- Obama proposes negotiated nuclear weapons cuts with Russia
- The U.S. is moving nuclear weapons to better platforms, increasing their accuracy
- Critic: Better platforms undercut the spirit of Obama's promise to move away from nukes
- Cutting nukes will force targeting of civilians instead of military targets, says nuclear analyst
As U.S. President Barack Obama stood in Berlin on Wednesday to propose deep cuts in U.S. and Russian nuclear weapons arsenals, Pentagon war planners were working to make these weapons more accurate and deadly.
The Air Force told Congress this year it plans to put nuclear cruise missiles on board stealthy B-2 bombers for the first time. Currently, only the half-century-old B-52 bombers carry these weapons.
The Air Force also plans to add a new and improved cruise missile to the mix. Nuclear "gravity bombs" -- the ones that are designed to be dropped out of planes -- will be getting some help too. The Pentagon is moving ahead with plans to install sophisticated new tails that will improve their accuracy.
Can the United States maintain its current level of nuclear security with fewer nuclear weapons -- if the weapons are more accurate?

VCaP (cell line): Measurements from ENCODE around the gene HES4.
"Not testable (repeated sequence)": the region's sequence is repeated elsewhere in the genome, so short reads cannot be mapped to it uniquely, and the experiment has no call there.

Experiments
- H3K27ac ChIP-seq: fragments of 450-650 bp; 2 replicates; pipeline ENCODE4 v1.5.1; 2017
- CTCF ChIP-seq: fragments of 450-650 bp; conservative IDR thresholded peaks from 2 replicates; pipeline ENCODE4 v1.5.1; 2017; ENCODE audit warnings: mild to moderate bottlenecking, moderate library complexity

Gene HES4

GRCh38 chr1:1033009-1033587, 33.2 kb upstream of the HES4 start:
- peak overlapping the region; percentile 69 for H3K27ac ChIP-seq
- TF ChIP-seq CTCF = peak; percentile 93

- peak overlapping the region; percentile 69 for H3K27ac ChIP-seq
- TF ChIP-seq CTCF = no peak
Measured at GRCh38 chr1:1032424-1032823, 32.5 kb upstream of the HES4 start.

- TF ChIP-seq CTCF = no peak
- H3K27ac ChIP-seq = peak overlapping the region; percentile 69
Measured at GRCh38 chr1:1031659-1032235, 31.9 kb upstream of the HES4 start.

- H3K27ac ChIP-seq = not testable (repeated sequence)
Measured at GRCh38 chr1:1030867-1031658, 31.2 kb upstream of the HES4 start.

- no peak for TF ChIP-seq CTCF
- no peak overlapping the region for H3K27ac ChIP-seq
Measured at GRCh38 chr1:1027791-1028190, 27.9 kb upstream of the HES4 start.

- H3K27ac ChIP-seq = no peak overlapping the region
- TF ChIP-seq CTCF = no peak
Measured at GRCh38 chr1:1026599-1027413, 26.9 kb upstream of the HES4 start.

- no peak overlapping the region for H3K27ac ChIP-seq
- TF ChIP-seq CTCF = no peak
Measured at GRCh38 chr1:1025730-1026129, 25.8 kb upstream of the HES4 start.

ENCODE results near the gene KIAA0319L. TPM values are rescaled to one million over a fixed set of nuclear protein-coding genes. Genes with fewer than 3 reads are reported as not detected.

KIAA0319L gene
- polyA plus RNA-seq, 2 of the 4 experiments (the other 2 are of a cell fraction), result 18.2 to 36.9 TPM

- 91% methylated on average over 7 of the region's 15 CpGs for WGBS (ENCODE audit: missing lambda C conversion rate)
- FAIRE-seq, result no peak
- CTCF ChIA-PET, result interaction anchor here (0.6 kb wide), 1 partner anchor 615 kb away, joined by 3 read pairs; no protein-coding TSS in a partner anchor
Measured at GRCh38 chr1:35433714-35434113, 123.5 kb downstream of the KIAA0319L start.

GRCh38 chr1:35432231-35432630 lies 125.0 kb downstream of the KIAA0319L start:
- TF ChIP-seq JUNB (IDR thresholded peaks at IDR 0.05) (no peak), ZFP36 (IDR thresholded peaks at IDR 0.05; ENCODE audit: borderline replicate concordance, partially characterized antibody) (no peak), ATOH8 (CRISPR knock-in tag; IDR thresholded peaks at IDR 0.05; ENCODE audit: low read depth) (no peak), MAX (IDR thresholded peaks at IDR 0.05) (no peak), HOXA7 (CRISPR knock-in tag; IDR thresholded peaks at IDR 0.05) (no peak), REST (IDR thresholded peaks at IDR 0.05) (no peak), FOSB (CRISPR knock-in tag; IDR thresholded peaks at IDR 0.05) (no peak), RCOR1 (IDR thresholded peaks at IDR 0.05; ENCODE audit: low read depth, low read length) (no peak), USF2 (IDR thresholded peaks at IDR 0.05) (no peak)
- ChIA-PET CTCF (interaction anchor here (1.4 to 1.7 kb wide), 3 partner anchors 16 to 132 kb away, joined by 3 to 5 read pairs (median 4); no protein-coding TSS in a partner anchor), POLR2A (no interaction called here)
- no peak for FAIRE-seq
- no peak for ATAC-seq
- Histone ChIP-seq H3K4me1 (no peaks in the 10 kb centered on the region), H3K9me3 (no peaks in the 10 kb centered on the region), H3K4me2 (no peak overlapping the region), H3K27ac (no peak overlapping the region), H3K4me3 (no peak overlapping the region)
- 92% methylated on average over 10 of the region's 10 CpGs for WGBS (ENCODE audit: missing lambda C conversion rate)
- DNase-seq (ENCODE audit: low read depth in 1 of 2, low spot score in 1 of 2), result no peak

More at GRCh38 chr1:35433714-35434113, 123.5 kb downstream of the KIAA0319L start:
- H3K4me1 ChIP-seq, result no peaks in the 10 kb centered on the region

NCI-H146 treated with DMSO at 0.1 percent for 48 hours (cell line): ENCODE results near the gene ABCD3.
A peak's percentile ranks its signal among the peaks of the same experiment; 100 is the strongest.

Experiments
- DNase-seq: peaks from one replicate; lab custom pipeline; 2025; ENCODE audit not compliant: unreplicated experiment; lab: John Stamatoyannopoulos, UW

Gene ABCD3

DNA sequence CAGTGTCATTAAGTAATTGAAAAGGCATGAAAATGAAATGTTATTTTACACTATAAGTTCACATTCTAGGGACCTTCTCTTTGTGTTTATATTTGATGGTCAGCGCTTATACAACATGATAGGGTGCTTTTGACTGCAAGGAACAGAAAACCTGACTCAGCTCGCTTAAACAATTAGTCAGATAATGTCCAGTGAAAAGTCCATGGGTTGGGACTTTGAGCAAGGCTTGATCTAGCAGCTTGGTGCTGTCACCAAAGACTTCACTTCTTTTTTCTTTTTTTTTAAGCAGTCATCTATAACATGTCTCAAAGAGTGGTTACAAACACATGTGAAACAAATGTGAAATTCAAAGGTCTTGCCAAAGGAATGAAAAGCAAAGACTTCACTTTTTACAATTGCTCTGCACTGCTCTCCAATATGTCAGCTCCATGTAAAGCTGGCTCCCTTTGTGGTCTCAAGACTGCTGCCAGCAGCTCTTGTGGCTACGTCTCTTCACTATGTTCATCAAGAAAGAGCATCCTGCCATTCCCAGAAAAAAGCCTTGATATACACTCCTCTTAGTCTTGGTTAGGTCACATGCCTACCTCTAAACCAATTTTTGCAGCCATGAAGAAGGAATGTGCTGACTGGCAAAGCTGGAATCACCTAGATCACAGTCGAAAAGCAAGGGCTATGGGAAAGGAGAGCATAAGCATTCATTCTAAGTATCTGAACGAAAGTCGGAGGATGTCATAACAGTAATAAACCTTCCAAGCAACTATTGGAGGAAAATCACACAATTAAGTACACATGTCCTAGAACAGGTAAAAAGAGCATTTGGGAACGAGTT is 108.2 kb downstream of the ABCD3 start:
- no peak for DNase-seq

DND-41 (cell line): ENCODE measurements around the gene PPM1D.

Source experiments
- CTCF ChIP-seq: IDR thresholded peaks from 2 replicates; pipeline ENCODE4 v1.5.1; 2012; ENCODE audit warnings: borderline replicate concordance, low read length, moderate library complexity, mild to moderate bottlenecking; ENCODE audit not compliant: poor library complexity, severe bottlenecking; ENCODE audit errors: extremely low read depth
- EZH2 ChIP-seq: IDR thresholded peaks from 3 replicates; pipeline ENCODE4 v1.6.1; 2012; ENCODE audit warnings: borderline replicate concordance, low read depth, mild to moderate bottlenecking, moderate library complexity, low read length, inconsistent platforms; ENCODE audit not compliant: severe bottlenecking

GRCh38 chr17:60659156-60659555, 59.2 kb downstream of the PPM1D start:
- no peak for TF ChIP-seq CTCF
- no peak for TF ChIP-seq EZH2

For nuclear weapons analyst Michaela Dodge of the conservative Heritage Foundation think tank, the answer is no. It's all about targeting, she says. Having fewer weapons allows fewer possible targets. According to Dodge, having fewer weapons to reach the same or increased number of targets is bad. With lower numbers of nukes, the U.S. won't have enough weapons to cover military targets in Russia, China and elsewhere, she says.
As an alternative, war planners will be forced to consider shifting targets toward civilian populations. "That is just not a good idea," she says, adding that it brings new ethical and moral choices into play.
Dodge says the U.S. needs to remain at current nuclear weapons levels to keep the playing field even. Other nuclear powers, including Russia, have been increasing their arsenals, Dodge says. As for China, Dodge says the Pentagon doesn't know exactly how many nuclear weapons Beijing has, because "China has a very extensive tunnel network where they can build and store nuclear weapons. ... We're talking about thousands of miles of tunnels."
From a moral standpoint, improving nuclear platforms while proposing weapons cuts appears disingenous to some, including nuclear weapons analyst Hans Kristensen of the Federation of American Scientists.
The Obama administration is using delivery systems to improve the military capability of the nation's nuclear arsenal. He says that's undercutting the spirit of the president's promise to reduce the role of nuclear weapons in national strategy.
As for Wednesday's proposed cuts, Kristensen welcomes Obama's proposal, but he says, "offloading 500 warheads from missiles will not destroy a single warhead, nor does it reduce the total arsenals of the United States and Russia, who have 4,650 and 4,500 warheads, respectively, in their military stockpiles."
This ain't your Cold War strategizing, say experts.